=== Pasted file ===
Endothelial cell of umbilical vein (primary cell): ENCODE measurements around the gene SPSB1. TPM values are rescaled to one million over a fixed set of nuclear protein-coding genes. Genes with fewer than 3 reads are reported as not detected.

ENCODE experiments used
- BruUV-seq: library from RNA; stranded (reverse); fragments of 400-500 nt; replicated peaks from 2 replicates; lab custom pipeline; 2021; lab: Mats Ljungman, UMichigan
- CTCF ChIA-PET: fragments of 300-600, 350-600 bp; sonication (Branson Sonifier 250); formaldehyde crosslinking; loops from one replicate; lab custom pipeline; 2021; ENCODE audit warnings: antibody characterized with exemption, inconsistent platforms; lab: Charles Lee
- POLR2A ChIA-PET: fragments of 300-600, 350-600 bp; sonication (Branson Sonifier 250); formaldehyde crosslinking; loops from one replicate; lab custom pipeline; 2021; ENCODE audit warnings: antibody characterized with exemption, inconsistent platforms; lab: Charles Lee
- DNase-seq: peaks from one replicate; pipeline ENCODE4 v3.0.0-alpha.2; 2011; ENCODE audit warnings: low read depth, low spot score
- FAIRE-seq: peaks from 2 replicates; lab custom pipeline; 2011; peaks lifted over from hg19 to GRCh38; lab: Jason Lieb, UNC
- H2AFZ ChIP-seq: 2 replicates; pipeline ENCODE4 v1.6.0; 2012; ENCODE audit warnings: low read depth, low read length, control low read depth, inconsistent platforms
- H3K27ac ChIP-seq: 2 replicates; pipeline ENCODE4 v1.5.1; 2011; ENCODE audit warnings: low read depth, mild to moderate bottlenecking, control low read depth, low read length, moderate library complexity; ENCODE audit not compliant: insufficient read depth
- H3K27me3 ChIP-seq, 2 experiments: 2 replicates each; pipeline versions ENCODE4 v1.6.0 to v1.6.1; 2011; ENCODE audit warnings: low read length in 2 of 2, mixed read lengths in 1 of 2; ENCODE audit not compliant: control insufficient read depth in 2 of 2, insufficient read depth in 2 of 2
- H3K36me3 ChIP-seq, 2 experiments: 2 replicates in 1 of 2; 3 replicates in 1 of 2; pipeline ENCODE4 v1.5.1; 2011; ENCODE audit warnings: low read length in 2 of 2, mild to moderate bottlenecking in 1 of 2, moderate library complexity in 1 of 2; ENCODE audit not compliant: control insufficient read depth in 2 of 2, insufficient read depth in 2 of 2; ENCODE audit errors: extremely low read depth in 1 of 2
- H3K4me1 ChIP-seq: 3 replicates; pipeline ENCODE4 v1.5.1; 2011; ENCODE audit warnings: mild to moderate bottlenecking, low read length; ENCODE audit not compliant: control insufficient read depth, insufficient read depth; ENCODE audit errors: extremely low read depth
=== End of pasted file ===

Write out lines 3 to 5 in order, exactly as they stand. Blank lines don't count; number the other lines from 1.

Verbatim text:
- BruUV-seq: library from RNA; stranded (reverse); fragments of 400-500 nt; replicated peaks from 2 replicates; lab custom pipeline; 2021; lab: Mats Ljungman, UMichigan
- CTCF ChIA-PET: fragments of 300-600, 350-600 bp; sonication (Branson Sonifier 250); formaldehyde crosslinking; loops from one replicate; lab custom pipeline; 2021; ENCODE audit warnings: antibody characterized with exemption, inconsistent platforms; lab: Charles Lee
- POLR2A ChIA-PET: fragments of 300-600, 350-600 bp; sonication (Branson Sonifier 250); formaldehyde crosslinking; loops from one replicate; lab custom pipeline; 2021; ENCODE audit warnings: antibody characterized with exemption, inconsistent platforms; lab: Charles Lee